The actions of officer Derek Chauvin in the death of George Floyd on May 25, 2020, caused me and my wife to relive history. Once again, we were forced to have the talk much earlier than we had planned. This time, the conversation was with our 11-year-old son. Like the first time, our thoughts were filled with years of anger and determination to ensure that our son was prepared when he encountered the police. However, because of his age and experiences, the talk was a conversation of exploration and open discussion. We questioned what he had seen and read on social media. We added how his phone can be used when stopped by the police. Although the talk is ongoing with him, the goal is the same: make it home alive.

Going Forward

My wife and I also have a son who is eight years old. We know that we will also have the talk with him. We also know that the conversation will be unique to him as it was with his brothers. My prayer is that history will not repeat itself and I will not be compelled to have the talk with him at 12 after another tragic event.

History has shown that if my sons take every step we have shared with them in the talk, there is still a chance their lives may be taken because of an act of racism. Although I know these conversations steal some of their innocence, we would be doing them a disservice if we did not do it. We stress to our boys not to fear the police but when you have an encounter with an officer, remember the main message from the talk: make it home alive.

Have you had the talk with your child? What was the age of your child? How did she or he respond? What topics did you include?

If you identify as White, my desire for you is twofold. First, it is imperative that you consider the magnitude of what I have shared with you. Keep in mind that my story represents only one facet of the Black experience in America fueled by years of racial injustices.  Second, I encourage you to engage in conversations and activities that involve Black people. I am convinced that healthy communication and interactions will lead to a greater understanding of who we all are. The world will be a better place because of it.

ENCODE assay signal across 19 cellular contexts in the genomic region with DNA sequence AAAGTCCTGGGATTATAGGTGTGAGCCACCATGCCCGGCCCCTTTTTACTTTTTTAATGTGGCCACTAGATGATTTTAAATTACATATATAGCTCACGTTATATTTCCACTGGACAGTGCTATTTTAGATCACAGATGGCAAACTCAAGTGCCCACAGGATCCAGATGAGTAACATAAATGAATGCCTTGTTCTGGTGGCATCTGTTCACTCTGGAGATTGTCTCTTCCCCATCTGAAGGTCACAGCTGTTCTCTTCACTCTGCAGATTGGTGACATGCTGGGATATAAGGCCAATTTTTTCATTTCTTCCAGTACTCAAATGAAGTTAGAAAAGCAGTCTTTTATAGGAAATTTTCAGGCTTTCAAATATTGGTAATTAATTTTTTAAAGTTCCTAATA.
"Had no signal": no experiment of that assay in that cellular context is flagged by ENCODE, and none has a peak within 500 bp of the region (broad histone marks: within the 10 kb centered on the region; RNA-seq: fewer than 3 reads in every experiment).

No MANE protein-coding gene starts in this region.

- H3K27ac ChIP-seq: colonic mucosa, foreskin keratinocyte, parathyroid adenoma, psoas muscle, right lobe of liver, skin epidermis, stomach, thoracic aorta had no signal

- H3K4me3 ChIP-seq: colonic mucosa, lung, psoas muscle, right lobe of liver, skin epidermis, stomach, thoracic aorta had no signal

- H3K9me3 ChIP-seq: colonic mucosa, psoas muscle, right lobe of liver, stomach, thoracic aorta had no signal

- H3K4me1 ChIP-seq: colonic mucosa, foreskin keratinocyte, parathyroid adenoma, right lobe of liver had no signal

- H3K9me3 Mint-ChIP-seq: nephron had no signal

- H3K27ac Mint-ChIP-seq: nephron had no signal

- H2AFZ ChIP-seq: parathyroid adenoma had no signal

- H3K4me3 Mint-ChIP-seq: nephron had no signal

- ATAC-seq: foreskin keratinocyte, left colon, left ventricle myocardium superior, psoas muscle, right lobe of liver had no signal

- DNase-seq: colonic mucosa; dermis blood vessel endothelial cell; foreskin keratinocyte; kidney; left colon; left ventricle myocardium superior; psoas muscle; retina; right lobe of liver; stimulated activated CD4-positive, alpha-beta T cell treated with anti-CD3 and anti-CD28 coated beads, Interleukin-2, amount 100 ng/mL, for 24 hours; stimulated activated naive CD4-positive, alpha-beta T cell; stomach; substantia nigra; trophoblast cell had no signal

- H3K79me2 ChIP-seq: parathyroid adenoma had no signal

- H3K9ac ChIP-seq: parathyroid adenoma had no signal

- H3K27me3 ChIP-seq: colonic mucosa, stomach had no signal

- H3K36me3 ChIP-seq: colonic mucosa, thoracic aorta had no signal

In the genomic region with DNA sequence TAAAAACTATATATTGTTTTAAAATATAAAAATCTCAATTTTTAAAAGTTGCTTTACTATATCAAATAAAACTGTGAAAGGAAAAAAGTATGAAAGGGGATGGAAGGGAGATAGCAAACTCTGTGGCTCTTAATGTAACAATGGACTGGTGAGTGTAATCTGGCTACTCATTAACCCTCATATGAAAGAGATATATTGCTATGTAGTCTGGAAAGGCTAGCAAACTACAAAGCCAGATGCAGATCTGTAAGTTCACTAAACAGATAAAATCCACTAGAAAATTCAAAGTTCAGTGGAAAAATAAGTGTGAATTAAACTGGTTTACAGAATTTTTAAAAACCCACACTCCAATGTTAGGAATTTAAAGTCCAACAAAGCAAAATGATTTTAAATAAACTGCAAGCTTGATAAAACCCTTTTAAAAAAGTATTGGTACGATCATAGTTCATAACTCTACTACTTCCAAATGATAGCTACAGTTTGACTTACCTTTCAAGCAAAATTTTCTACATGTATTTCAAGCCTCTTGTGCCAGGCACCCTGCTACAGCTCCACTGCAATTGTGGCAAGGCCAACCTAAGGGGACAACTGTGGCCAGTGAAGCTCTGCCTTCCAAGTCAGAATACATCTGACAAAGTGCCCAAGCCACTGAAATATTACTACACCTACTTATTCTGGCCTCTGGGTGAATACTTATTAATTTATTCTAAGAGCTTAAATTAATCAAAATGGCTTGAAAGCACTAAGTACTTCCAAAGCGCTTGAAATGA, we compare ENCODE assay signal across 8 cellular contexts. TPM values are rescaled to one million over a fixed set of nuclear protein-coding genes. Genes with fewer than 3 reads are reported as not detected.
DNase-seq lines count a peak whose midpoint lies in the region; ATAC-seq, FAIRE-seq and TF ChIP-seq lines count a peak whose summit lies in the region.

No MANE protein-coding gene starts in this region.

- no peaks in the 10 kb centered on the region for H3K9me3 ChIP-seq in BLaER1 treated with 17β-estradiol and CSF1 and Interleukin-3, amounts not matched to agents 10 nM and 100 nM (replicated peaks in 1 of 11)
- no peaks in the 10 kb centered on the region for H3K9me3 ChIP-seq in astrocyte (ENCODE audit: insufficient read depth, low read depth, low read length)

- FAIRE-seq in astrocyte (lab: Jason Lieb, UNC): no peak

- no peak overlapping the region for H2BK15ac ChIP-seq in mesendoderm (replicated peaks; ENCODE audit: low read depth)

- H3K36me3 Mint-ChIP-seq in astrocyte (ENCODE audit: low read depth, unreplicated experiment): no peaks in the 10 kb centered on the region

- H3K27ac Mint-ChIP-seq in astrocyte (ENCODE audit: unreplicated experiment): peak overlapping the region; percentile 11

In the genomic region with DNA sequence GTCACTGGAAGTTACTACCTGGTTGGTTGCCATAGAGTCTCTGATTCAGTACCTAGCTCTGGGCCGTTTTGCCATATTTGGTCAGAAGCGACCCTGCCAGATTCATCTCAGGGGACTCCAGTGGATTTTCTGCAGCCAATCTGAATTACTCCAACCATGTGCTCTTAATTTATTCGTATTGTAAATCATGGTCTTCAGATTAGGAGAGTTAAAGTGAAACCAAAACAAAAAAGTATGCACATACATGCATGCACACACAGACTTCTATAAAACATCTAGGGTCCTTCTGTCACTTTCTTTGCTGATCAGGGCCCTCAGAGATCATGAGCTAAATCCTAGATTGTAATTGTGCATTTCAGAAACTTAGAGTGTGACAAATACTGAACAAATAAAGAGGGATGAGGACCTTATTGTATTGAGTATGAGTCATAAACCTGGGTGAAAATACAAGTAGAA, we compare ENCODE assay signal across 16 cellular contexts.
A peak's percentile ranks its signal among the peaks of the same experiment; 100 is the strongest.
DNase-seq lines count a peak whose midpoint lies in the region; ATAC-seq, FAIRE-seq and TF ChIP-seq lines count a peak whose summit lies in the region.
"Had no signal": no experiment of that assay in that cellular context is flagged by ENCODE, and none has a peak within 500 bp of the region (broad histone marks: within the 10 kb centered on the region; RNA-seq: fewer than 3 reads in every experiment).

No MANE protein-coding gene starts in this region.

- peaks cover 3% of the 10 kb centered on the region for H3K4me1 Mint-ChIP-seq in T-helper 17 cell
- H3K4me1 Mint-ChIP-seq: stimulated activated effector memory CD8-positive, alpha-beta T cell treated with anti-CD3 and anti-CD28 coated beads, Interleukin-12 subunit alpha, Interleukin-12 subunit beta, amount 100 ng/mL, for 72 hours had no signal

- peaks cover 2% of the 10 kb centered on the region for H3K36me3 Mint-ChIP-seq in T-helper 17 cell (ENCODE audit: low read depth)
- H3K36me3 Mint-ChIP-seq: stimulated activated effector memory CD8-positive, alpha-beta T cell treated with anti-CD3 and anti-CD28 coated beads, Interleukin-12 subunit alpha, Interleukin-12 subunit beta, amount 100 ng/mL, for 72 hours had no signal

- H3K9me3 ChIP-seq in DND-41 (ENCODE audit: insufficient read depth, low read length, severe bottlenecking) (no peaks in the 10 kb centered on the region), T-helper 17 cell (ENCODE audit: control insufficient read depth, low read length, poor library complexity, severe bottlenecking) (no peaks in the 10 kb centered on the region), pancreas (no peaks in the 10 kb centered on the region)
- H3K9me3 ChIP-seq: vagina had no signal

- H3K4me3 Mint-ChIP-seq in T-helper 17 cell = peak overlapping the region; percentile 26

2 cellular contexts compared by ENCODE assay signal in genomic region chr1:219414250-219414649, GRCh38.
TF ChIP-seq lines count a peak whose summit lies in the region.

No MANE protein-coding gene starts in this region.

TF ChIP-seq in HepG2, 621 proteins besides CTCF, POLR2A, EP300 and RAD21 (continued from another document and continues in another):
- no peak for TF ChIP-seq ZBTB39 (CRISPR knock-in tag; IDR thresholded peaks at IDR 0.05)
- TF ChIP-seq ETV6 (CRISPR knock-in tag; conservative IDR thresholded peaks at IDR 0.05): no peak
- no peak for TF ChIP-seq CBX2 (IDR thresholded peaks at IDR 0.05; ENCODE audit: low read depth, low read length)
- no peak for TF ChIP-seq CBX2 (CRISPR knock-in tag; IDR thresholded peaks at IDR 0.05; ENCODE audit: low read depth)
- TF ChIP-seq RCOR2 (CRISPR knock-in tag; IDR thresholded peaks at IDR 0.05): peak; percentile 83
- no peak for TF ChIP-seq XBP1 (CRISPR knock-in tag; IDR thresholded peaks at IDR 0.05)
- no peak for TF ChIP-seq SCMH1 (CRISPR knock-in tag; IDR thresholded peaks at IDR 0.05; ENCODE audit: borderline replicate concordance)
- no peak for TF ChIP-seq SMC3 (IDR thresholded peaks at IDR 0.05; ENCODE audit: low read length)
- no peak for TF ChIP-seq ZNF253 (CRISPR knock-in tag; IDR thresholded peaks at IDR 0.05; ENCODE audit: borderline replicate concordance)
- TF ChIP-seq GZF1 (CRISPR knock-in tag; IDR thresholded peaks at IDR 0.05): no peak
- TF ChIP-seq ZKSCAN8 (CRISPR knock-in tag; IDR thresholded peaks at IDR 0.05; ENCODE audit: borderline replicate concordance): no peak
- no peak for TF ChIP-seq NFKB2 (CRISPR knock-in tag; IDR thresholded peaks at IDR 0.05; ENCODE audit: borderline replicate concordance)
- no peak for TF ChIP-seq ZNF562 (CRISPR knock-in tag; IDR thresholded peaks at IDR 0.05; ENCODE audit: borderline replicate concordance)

What are your thoughts? Share in the comments section.

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Perry Daniel

Perry Daniel

Dr. Perry Daniel is a senior director of school partnerships and compliance with K12. He previously served as deputy regional vice president of school services and head of school of Louisiana Virtual Charter Academy. When he served as the principal of Prescott Middle School he was recognized as Principal of the Year in 2010. Prior to moving to Baton Rouge, Dr. Daniel worked as the principal of Bethune Middle Academy in Shreveport, Louisiana. He earned the School Turnaround Specialist credentials from the University of Virginia and received a Bachelor of Arts from Dillard University, a Master of Arts from Centenary College in Shreveport, and a Doctorate of Education from Stephen F. Austin State University. He is married and the father of four children.